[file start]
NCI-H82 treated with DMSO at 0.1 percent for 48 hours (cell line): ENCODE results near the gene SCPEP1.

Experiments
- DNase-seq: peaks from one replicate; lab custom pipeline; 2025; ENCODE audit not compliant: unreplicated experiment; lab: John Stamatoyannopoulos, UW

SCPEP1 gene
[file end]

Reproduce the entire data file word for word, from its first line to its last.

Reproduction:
NCI-H82 treated with DMSO at 0.1 percent for 48 hours (cell line): ENCODE results near the gene SCPEP1.

Experiments
- DNase-seq: peaks from one replicate; lab custom pipeline; 2025; ENCODE audit not compliant: unreplicated experiment; lab: John Stamatoyannopoulos, UW

SCPEP1 gene